Logging in via your face with Windows Hello, which has been much talked about, seems to be faster than before. The camera array struggled to recognize me during the setup process of setting up Windows Hello (perhaps it was my fault for leaving my glasses on), but once it was working, it performed so quickly I wouldn’t have noticed if I’d blinked during the process.
Surface 4 Laptop review: Battery life
- On our web surfing test, the Surface Laptop 4 lasted nearly 11 hours
- That’s great, but we’re nowhere close to Microsoft’s 17-hour claim
Battery life is a big selling point for the Surface Laptop, and we can understand why; its predecessors were impressive for their elegant designs and gorgeous displays but failed to live up to the competition when it came to battery life.
According to Microsoft, its AMD-equipped Surface Laptop currently has a battery life of up to 19 hours, while our Intel-equipped version was advertised as lasting up to 17 hours.
It was our wish to be believed, dear reader. My Surface Laptop 4 was an exceptional machine, and the battery lasted a long time on a single charge. I was able to unplug, work 9 hours, edit, write, and watch videos without worrying that it would die.
However, the Surface Laptop 4’s battery life doesn’t quite live up to its hype. During our lab tests, it lasted a little less than 11 hours (to be precise, 10:46:23), based on continuous web browsing.
The Surface Laptop 3 lasts an hour and 32 minutes longer than the Intel-based model, but it still falls behind the competition. In our battery tests, the Dell XPS 13 was able to last longer (11:00) than the Surface Laptop 4 with a similar hardware configuration, for example, and the MacBook Air M1 delivered an unbeatable 14 hours and 41 minutes in our testing.
Surface 4 Laptop review: Heat
- As long as you’re not gaming, temperatures should be cool
- It was mostly quiet when using the Surface Laptop 4
Although I opened many tabs and streamed videos during the course of this review, the Surface Laptop 4 rarely got noticeably warm. When I played graphically demanding games like IO Interactive’s Hitman 2, it became hot enough to cause discomfort; even on medium to low settings, the 2018 game pushed the laptop hard, and I could feel the bottom of the laptop becoming noticeably warm in my lap.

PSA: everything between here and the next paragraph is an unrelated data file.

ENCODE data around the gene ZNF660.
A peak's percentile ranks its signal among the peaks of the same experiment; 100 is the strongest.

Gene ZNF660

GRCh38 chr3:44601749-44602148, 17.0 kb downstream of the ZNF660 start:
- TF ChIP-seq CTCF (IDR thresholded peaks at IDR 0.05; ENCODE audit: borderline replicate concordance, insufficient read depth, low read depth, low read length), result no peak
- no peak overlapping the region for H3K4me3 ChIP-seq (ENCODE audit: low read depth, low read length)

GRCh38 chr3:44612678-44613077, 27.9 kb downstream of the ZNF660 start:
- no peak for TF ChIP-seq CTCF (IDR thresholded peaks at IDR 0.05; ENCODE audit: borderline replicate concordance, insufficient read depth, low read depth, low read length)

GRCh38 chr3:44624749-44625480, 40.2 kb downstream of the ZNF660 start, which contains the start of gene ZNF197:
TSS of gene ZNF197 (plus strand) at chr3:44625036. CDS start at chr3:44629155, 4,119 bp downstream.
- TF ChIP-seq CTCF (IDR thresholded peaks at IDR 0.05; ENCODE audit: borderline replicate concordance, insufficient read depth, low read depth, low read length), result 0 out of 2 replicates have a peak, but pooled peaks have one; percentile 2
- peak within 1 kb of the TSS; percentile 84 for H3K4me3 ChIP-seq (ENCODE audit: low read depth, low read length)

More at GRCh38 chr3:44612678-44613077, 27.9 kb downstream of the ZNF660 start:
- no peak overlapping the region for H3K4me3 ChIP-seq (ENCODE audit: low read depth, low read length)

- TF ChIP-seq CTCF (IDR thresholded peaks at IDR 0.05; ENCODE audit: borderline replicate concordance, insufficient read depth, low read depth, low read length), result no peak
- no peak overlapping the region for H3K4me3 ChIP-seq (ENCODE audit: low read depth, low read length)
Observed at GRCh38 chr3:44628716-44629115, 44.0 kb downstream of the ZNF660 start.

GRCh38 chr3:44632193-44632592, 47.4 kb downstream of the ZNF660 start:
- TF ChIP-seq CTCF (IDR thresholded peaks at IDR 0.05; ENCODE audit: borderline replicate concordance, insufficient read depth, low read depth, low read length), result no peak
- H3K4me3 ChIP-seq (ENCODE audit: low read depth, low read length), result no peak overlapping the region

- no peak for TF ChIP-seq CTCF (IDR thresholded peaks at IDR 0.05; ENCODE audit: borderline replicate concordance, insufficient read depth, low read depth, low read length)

The underside of the laptop reached an average temperature of 90 degrees during our heat tests (which involved streaming 15 minutes of HD video), reaching 92.5 degrees near the center (roughly where the F5 key sits). With its touchpad measured at just 80 degrees, the deck of the laptop proved much cooler.
|Great speakers||Needs a better webcam|
|Light, slim design||Needs more ports|
|Very comfy keyboard||Thick bezels are an eyesore|
|Good battery life|
MICROSOFT SURFACE 4 LAPTOP (13.5-INCH, INTEL): SPECS
- CPU: 11th-Gen Intel Core i7-1185G7 (Core i5 also available)
- RAM: 16GB (8GB, 32GB also available)
- Display: 13.5-inch touch-screen, 2256 x 1504 (201 PPI)
- Storage: 512GB SSD (256GB, 1TB also available)
- Ports: 1x USB-C, 1x USB-A, Surface Connect port, headphone jack
- Battery life: 10:46 (tested, web surfing) | Up to 17 hours (Microsoft’s claim)
- Wireless: Wi-Fi 6/Bluetooth 5.0
- Dimensions: 12.1 x 8.8 x 0.57 inches
- Weight: 2.79 pounds
In many ways, the Microsoft Surface 4 Laptop is an improvement over the Surface Laptop 3. It offers Windows users a bloatware-free ultraportable with premium components and a thin, lightweight design.
While I would have liked to see some more significant changes made to the Surface Laptop formula, the Surface Laptop 4 still offers excellent speakers, an increased battery life, and under-the-hood upgrades that make it one of the best Windows laptops you can buy.
Despite the many improvements we’d like to see in a sequel, the Surface Laptop 4’s svelte design, comfy keyboard, and tall screen make it a great choice for anyone who likes to work around the house or at the local coffee shop.